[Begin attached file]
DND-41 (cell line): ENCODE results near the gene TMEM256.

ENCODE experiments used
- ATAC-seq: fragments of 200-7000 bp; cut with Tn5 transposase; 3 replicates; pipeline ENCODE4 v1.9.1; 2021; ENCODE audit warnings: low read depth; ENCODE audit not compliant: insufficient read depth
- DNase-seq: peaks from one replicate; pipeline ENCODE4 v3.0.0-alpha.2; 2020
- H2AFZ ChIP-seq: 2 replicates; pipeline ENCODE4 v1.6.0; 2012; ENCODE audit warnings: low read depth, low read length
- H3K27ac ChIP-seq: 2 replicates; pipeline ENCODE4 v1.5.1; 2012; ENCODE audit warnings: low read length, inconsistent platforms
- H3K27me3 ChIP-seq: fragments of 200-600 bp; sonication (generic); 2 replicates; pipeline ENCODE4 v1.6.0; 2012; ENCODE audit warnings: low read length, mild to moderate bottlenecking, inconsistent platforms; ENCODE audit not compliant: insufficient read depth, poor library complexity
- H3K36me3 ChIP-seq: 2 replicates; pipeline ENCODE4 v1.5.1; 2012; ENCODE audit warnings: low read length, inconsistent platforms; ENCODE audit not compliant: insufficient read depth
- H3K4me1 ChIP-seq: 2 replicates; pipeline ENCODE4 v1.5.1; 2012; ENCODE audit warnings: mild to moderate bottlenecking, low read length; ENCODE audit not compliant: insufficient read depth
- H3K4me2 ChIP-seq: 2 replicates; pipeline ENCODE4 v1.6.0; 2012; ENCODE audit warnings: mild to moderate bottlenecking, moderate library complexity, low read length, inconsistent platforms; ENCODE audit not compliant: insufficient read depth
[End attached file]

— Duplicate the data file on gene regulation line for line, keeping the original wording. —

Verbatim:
DND-41 (cell line): ENCODE results near the gene TMEM256.

ENCODE experiments used
- ATAC-seq: fragments of 200-7000 bp; cut with Tn5 transposase; 3 replicates; pipeline ENCODE4 v1.9.1; 2021; ENCODE audit warnings: low read depth; ENCODE audit not compliant: insufficient read depth
- DNase-seq: peaks from one replicate; pipeline ENCODE4 v3.0.0-alpha.2; 2020
- H2AFZ ChIP-seq: 2 replicates; pipeline ENCODE4 v1.6.0; 2012; ENCODE audit warnings: low read depth, low read length
- H3K27ac ChIP-seq: 2 replicates; pipeline ENCODE4 v1.5.1; 2012; ENCODE audit warnings: low read length, inconsistent platforms
- H3K27me3 ChIP-seq: fragments of 200-600 bp; sonication (generic); 2 replicates; pipeline ENCODE4 v1.6.0; 2012; ENCODE audit warnings: low read length, mild to moderate bottlenecking, inconsistent platforms; ENCODE audit not compliant: insufficient read depth, poor library complexity
- H3K36me3 ChIP-seq: 2 replicates; pipeline ENCODE4 v1.5.1; 2012; ENCODE audit warnings: low read length, inconsistent platforms; ENCODE audit not compliant: insufficient read depth
- H3K4me1 ChIP-seq: 2 replicates; pipeline ENCODE4 v1.5.1; 2012; ENCODE audit warnings: mild to moderate bottlenecking, low read length; ENCODE audit not compliant: insufficient read depth
- H3K4me2 ChIP-seq: 2 replicates; pipeline ENCODE4 v1.6.0; 2012; ENCODE audit warnings: mild to moderate bottlenecking, moderate library complexity, low read length, inconsistent platforms; ENCODE audit not compliant: insufficient read depth